Previously in our serialization of this “sprawling, dare I say rollicking” (Harold Bloom) epic, our plucky heroine Daphne Ridpath pressed a certain button on the command console of a certain flying saucer, and we'll get back to her at the end of this chapter, but, in the meantime, what about Lefty Schiessen, in the midst of an extraordinary contest over at the Ira Hayes Memorial Athletic Field, in a small and depressed New Mexican town called Disdain?
(Click hereto read our preceding chapter; the curious may go hereto return to the beginning.
It was the twenty-third inning and Lefty was at bat. He still had his perfect game going. And he still felt in the zone, but the other guys on the team were getting sloppier out there in the field. Guys were passing joints on the bench, and everybody was drinking Big Jake’s beer; Lefty had drunk a can of Tree Frog himself while waiting for his at-bat.
So: two outs, nobody on.
Lefty was going to look for his pitch and try to pull one out and get this motherfucker over with.
The guy pitching was the sixth Twins pitcher. Their manager had taken the starter out after the ninth despite his shut-out, not wanting to endanger the kid’s arm in what was after all a meaningless game.
Lefty would wait on something low and away, something he could pull into the right field stands.
First pitch was a piece of crap that bounced off the plate. Ball one.
Next pitch came right down the pike, high and hard. Lefty twitched and raised his right foot, but then took the strike. One and one.
Next, a curve ball inside. Two balls, one strike.
Then another curve, damn nice pitch on the low inside, and Lefty followed it in and could have knocked it hard for a single to left, but he let it go by. Two balls, two strikes.
Next pitch should have been another curve, or a slider, but Lefty figured the guy would try to fool him with a fastball, and he saw this one all the way like it was slow-motion, hard and coming in low just where he wanted it, and he swung smooth and met it hard but he knew as soon as he hit it he was just a fraction too high on the ball and he could tell it was going to land in right center, oh well, maybe it would fall in for a double, but just as he finished his swing this great big glowing green thing swooped over his head and out toward center, and the ball suddenly swerved away from the right and followed the green thing, up and over the center field bleachers, and off and up into the sky, and then all the lights in the stadium went out as if some giant had blown out the candles of a giant birthday cake.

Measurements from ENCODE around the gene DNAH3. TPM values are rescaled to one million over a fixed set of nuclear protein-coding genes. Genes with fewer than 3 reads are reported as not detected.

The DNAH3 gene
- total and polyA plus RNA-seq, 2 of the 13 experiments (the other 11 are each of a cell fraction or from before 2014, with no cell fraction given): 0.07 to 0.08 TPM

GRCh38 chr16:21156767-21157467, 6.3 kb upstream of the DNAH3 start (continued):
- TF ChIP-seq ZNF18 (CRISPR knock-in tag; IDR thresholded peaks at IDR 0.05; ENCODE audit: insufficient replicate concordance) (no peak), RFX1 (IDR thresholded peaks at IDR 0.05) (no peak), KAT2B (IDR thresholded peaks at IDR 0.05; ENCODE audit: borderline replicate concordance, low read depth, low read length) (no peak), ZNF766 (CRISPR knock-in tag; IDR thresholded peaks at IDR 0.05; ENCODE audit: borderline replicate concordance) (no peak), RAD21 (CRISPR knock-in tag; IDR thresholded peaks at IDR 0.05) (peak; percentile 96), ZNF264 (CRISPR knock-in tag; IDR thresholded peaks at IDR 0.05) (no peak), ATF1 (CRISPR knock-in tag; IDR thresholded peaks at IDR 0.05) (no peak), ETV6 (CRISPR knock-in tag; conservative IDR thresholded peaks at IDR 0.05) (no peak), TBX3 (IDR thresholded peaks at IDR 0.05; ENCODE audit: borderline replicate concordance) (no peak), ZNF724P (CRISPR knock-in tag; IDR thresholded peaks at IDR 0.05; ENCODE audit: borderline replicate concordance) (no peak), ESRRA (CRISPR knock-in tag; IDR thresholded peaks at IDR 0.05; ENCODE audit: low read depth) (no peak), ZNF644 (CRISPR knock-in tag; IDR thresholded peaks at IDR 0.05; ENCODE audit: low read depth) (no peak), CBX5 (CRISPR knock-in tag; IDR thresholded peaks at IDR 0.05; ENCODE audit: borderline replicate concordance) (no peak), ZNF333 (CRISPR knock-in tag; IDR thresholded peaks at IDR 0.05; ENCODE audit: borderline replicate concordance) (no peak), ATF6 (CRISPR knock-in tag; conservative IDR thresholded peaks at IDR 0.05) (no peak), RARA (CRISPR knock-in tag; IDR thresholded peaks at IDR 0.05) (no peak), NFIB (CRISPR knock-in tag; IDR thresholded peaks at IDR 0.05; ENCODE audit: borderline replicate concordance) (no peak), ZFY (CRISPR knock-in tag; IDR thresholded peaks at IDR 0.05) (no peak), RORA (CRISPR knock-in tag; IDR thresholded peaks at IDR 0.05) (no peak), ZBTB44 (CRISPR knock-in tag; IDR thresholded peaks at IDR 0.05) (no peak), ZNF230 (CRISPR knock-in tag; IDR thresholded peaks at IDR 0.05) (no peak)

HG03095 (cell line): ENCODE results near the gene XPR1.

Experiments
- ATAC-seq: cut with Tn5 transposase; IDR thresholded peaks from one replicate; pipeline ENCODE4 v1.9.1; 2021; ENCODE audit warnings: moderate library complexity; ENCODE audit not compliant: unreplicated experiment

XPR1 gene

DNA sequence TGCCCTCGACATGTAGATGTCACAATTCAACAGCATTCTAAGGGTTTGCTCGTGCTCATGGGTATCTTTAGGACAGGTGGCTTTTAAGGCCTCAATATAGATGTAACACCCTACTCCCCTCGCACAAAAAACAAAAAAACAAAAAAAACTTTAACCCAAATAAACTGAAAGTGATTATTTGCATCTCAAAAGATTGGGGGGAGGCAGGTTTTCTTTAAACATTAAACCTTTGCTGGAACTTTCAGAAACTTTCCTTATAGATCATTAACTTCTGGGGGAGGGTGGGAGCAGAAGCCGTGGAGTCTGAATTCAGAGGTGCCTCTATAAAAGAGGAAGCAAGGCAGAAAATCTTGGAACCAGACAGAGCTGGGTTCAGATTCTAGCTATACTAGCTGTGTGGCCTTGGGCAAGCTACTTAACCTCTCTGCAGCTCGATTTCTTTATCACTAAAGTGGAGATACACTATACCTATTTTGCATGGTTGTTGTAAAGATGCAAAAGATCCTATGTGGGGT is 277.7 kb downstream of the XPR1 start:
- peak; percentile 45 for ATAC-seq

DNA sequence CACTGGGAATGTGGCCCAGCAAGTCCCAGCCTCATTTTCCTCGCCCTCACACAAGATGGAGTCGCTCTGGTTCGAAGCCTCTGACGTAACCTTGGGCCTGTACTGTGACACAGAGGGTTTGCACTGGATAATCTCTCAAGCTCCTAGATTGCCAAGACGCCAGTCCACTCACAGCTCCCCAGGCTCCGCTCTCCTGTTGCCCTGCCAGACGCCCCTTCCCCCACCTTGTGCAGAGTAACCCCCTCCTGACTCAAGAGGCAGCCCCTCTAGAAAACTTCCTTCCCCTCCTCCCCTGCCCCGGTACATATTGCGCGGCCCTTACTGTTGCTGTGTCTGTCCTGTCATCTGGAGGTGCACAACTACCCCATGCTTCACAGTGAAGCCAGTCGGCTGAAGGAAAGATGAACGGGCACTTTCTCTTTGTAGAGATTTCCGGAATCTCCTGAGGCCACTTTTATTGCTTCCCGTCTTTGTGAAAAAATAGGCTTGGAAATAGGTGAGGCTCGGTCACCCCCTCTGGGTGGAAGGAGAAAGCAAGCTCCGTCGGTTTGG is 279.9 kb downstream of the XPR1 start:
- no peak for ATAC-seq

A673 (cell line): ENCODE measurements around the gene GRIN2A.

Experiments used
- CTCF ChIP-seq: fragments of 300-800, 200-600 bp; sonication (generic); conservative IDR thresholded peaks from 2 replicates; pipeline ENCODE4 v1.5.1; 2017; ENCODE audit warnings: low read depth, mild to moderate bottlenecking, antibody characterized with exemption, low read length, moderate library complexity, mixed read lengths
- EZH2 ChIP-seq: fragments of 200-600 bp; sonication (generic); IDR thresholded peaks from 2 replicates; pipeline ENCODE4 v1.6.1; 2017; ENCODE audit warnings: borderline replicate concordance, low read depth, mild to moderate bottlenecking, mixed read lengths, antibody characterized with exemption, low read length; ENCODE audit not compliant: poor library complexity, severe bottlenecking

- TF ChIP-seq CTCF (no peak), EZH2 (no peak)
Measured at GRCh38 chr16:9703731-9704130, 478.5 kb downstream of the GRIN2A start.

Everyone looked up and watched the baseball disappear, and you could see this green thing zooming up and away and getting smaller and smaller, and then it seemed like a section of the starry sky just got blacked out, and the green thing zoomed into the black space and vanished.
Then the black space vanished, and all you could see was the night sky, the stars, some wispy grey clouds.
The only lights in the ballpark were the tiny red pinpoints of the cigarettes and cigars and reefers of the people in the stands and the players and coaches in the dugouts.
Lefty dropped his bat and trotted down through the darkness toward first base.
He had his perfect game now, and the sound of his spikes hitting the dirt resounded throughout the otherwise silent ballpark.
Just terrific. Because whereas before we were flying all over the place but still staying rather close to the earth, well, now we seem to be just zipping off at a slight angle but basically right up into space at this absolutely dizzying speed, I mean just shooting along, and there on the big screen in front of me I see the earth getting smaller and smaller by the second.
Fabulous, I know.
But just when I thought this was the absolute limit I notice this funny smell, and I turn around and now there’s this awful sort of green steamy smoke coming out of the grill I had just peed into...
I mean it’s just one thing after another!
(Continued here. We dedicate this episode to the memories of Bo Belinsky and Dock Ellis.)